Sermon Commentary for Sunday, April 7, 2024

Acts 4:32-35 Commentary

As we start in on a series of texts from Acts, I’m mindful that the lectionary gives us brief excerpts drawn out of significantly longer narratives.  Although you may not be able to read the full story in the Scripture reading, I think it is essential that the narrative context of these excerpts is honored in the preaching.

Expanding the text or, rather, setting these short verses in their context, means that this Sunday’s sermon can cover all the things we don’t like to talk about in polite company: money, sex and power.


Consider how frequently Luke wrote about money in the Gospel of Luke: parables about debtors, rich fools, talents, and unjust stewards.  Luke brings us classic texts about money squandered hoarded and given freely (The prodigal son, the rich man and Lazarus and the good Samaritan, respectively.)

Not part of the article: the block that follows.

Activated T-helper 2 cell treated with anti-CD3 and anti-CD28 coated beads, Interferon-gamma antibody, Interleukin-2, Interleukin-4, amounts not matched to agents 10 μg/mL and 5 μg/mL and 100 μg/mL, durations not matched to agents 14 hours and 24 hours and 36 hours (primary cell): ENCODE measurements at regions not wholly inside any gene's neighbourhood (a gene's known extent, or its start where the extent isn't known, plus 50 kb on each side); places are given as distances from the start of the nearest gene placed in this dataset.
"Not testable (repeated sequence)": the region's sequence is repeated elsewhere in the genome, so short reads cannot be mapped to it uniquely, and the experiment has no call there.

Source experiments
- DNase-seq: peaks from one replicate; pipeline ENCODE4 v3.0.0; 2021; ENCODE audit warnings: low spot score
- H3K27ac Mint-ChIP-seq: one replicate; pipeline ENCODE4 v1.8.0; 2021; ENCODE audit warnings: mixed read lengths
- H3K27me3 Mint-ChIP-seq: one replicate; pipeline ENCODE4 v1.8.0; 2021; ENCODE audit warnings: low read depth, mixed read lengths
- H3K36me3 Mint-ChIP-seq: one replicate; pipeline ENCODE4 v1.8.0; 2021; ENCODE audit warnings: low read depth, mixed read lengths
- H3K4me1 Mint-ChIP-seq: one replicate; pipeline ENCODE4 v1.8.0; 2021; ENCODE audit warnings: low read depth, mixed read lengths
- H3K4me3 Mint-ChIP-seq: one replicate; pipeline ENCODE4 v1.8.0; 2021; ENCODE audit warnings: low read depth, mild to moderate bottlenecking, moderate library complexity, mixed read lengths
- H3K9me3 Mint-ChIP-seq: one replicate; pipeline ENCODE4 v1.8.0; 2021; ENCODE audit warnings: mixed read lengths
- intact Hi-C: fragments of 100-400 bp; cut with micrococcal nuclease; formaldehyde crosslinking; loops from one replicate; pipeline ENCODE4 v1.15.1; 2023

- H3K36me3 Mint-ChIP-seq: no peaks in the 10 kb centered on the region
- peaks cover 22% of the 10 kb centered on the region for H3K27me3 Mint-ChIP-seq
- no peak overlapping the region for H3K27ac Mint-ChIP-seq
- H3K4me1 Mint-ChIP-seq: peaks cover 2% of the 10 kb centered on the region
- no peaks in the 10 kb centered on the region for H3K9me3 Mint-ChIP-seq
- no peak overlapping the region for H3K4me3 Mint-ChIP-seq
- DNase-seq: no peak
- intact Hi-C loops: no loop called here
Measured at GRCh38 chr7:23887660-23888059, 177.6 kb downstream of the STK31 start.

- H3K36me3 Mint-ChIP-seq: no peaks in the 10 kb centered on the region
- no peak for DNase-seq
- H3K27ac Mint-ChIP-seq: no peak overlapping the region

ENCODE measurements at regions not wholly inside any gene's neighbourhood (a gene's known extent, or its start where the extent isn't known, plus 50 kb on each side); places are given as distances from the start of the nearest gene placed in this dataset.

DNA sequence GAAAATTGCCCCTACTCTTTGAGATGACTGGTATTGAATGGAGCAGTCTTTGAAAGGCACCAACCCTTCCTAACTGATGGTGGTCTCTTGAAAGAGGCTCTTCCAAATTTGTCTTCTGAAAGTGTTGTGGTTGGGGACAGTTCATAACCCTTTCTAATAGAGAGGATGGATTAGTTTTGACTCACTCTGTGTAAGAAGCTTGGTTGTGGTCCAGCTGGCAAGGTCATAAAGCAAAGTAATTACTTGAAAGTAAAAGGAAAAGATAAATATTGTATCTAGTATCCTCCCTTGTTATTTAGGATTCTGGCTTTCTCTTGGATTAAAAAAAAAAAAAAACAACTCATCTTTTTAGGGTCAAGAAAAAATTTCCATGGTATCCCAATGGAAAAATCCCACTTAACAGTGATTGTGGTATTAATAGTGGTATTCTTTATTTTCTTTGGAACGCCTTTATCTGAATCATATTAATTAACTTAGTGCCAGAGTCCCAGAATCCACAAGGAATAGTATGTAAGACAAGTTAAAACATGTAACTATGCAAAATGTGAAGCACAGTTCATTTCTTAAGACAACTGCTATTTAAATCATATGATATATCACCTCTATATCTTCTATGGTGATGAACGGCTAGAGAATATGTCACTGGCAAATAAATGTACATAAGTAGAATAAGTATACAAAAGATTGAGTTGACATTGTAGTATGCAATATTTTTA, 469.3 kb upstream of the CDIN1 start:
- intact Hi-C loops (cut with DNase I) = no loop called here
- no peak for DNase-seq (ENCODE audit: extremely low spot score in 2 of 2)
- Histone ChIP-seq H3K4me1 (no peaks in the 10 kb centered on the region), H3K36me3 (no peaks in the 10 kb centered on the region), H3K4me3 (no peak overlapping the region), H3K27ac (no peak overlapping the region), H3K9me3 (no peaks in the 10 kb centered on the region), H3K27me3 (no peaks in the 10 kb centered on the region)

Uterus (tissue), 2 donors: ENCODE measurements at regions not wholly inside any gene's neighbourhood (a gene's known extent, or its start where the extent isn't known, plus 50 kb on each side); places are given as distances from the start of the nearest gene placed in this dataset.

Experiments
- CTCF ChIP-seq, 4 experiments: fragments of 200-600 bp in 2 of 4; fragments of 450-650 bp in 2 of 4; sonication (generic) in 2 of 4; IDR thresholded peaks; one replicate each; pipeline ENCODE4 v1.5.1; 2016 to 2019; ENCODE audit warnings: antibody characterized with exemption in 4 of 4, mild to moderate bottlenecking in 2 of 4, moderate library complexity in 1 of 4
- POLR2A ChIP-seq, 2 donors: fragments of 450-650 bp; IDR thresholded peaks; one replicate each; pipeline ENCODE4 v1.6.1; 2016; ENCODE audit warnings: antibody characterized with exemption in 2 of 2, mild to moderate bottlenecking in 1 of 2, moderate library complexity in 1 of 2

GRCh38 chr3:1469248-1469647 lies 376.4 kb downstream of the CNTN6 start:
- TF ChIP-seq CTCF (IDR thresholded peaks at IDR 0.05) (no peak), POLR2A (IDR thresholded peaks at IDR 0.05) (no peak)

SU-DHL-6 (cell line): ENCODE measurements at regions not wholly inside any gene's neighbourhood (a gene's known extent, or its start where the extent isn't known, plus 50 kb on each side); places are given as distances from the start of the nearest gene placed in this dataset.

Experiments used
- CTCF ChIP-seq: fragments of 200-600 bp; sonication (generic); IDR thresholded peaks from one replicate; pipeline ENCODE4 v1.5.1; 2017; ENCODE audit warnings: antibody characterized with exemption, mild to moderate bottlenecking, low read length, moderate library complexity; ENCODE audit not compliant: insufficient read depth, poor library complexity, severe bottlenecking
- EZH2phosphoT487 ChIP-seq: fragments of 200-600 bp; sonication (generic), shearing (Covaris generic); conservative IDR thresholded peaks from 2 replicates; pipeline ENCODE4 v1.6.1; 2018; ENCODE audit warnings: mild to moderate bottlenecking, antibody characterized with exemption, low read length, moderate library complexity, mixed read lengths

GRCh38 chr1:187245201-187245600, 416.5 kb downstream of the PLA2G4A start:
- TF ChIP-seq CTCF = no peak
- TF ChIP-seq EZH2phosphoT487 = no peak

Is it any wonder, then, as he relates the story of the early church, the theme should arise again? Money, argues Luke in both his Gospel and these Acts of the Apostles, poses a great temptation.  It is what we use to make ourselves safe, even comfortable. It is what we use to measure our worth. It is what we use to build walls between the haves and the have-nots.

Consider, then, what sanctified money can do.  If Jesus’ resurrection truly changes everything, then it must also change our relationship to money.  Willie James Jennings writes of the early church: “Money here will be used to destroy what money normally is used to create: distance and boundaries between people.”  And NT Wright adds, “Being of one heart and mind is less about agreeing to the same sets of core doctrines or feeling the same feelings/having the same experiences in worship. Rather, in the Jewish context and idiom, this related to seeing another person’s need as one’s own.”